Accompanying the story, readers can delve into a fantastic non-fiction section at the back of the book. A non-chronological report, information about how to care for elephants and the work of wildlife rangers, and messages about conservation efforts allow the reader a greater understanding of the plight of these animals. Readers are also encouraged to be a local wildlife hero.

This book will be great to use in a primary schools. The range of mini texts types gives a rounded approach to the topic and offers superb model texts to use in the classroom. The stunning illustrations will be ideal for initiating discussion and deeper thinking around the themes explored. The book also links to topics of conservation, habitats and animal survival. I can’t wait to share this with my class.

Yuval Zommer

Fans of Yuval Zommer’s Big Book series may have been guessing which alliterative topic was next to come after poring over the previous Big Book of the Blue, The Big Book of Birds, the Big Book of Bugs and the Big Book of Beasts. I wonder how many – if any – correctly landed on ‘Belonging’ as the theme of the latest large-format hardback in this much-loved collection.

The Big Book of Belonging aims to unite young readers from around the globe under one banner – of belonging to planet Earth. In his foreword, the author says, “The Big Book of Belonging is my way of celebrating the wondrous connections between us humans and the natural world. From the air that we breathe, the food we eat, the adventures we seek, to the joy we experience, you will find a connection to nature in every single part of our being. And the more we can reconnect with nature, the more we can reconnect with ourselves.”

Illustrated in full colour in Yuval Zommer’s iconic style, the book is packed with natural history facts that draw out just how much a part of the natural world humans are. Readers may be surprised to discover that sea otters hold hands just like humans do, or that scientists believe that listening to bird song can boost the hormones in our bodies that help us to concentrate and focus better, and that butterflies also have bedtimes. They’ll learn that just as humans have unique fingerprints, zebras have different stripes, cowrie shells have distinct spots and that no two snowflakes are identical.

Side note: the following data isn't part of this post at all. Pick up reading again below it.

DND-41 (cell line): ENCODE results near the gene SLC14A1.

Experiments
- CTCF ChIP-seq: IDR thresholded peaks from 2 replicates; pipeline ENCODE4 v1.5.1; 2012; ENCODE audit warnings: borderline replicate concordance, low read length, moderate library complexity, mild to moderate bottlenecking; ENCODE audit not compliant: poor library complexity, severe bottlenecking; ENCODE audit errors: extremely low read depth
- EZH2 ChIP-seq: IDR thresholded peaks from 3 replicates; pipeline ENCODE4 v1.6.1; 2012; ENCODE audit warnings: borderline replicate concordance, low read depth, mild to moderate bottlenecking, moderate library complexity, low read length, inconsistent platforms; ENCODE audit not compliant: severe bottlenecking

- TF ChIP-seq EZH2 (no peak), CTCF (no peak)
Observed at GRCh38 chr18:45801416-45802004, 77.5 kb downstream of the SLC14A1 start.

As well as a host of interesting facts, readers will come across a range of familiar knowledge too – like how leaves fall from trees in Autumn or how frogs start life as frogspawn. Each page of facts is presented as part of a connection between humans and nature – the leaves fall off trees just as human hair falls out when we brush it or male fallow deer shed and regrow their antlers every year.

The book’s uplifting tone, super-short snippets of facts and full colour illustrations make it suitable for younger children looking to collect information without becoming overhwhelmed as well as for older children looking to dive into the connections between the facts they know. This is a lovely book for sharing and discussing, making it a highly suitable choice for primary classrooms.

Onjali Q. Rauf
Chapter book

Onjali Q Rauf’s loyal fanbase will be pleased to hear of a new novel. True to form, the Lion Above the Door explores important social issues while capturing voices from the younger generation in a most relatable manner.

The story broaches the topic of cultural blindspots in history education, posing questions about the missing and ignored figures from the history topics taught in schools. Young Leo is intrigued to find a WW2 memorial in which he recognises his own name; being of Singaporean heritage he has become used to rarely seeing people like himself reflected in the history books. As Leo and his classmates research their relatives’ roles in the war, important stories come to the surface and it’s up to the children to make sure these histories get the spotlight they deserve.

This is a sincere and timely story that gently turns over themes of prejudice, cultural underrepresentation, racism and the courage to put right societal injustice – while at once holding out the mantle to young readers to invite them to be the catalyst for change.

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Reviewers: Alison Leach, Marion Park, Amy Cross-Menzies